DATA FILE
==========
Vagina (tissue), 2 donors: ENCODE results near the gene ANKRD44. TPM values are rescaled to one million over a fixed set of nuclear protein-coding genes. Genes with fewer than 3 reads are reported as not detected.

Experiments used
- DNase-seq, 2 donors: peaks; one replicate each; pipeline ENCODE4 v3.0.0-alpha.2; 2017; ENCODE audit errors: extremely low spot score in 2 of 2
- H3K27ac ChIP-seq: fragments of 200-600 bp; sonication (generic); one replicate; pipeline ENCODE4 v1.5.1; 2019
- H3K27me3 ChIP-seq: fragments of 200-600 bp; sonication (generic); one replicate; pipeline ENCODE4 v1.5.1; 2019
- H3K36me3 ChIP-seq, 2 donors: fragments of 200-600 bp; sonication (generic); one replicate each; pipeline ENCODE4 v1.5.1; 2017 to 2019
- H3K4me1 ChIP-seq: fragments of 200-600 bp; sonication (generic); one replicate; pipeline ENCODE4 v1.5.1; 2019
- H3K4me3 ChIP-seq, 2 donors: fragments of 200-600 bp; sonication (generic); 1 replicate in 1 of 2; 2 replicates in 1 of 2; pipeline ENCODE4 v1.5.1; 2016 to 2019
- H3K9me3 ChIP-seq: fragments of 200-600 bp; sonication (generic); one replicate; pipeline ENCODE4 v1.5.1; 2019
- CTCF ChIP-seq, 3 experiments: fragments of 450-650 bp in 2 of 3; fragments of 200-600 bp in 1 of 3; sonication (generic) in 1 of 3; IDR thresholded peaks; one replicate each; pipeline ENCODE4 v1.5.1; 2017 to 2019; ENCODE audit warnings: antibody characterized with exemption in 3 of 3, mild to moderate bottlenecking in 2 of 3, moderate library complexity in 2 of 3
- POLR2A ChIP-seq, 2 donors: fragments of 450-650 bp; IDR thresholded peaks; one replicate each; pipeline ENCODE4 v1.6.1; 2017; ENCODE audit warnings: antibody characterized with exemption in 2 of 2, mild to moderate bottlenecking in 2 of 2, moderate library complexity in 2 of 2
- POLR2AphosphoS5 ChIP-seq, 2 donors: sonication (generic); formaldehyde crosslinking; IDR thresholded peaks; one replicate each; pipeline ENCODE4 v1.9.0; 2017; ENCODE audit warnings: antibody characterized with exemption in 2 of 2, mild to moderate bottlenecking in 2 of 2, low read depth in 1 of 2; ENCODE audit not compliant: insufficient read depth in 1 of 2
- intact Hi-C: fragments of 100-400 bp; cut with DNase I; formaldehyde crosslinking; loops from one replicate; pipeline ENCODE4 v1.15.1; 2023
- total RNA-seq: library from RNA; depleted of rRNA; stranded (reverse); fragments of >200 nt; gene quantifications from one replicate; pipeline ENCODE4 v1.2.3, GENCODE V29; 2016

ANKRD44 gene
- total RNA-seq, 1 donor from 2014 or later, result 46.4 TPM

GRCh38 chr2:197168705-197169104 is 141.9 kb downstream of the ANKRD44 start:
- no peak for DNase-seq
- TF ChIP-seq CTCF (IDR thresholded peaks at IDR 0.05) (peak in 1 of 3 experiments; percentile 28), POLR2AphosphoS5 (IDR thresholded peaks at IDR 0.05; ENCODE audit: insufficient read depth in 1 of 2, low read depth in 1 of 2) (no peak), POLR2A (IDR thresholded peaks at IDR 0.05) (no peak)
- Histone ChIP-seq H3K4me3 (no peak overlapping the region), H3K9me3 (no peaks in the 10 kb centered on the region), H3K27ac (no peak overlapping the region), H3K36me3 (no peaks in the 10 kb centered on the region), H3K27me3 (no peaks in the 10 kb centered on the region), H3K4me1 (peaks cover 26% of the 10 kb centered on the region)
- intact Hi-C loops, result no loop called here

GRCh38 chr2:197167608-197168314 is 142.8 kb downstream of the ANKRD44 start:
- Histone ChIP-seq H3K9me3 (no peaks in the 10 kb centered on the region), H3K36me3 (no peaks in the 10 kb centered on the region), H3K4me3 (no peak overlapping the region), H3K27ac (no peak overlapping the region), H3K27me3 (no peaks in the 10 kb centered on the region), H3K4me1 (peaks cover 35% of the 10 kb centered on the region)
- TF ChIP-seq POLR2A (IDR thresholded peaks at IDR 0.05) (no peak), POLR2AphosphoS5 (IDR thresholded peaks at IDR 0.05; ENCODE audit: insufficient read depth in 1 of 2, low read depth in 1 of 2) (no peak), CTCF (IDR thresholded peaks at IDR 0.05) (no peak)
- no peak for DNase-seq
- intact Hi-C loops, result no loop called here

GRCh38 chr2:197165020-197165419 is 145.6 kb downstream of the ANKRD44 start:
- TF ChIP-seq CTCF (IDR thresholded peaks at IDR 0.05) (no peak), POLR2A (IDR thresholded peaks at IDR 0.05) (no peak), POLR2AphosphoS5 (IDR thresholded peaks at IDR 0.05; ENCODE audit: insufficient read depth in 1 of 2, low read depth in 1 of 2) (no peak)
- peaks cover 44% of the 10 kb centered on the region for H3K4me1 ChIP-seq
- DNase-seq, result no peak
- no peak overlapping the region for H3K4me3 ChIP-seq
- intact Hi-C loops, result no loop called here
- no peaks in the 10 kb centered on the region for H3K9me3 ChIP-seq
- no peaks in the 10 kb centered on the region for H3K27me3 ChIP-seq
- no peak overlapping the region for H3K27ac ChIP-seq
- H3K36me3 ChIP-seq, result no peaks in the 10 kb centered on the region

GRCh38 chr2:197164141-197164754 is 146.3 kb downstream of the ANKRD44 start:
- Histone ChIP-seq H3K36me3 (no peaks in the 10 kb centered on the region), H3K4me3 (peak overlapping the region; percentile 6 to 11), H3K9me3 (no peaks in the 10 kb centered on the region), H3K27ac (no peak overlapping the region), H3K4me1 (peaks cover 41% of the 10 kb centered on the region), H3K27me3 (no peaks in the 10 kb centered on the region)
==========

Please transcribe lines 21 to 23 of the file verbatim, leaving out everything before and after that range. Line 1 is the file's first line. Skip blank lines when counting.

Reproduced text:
- intact Hi-C loops, result no loop called here

GRCh38 chr2:197167608-197168314 is 142.8 kb downstream of the ANKRD44 start:
- Histone ChIP-seq H3K9me3 (no peaks in the 10 kb centered on the region), H3K36me3 (no peaks in the 10 kb centered on the region), H3K4me3 (no peak overlapping the region), H3K27ac (no peak overlapping the region), H3K27me3 (no peaks in the 10 kb centered on the region), H3K4me1 (peaks cover 35% of the 10 kb centered on the region)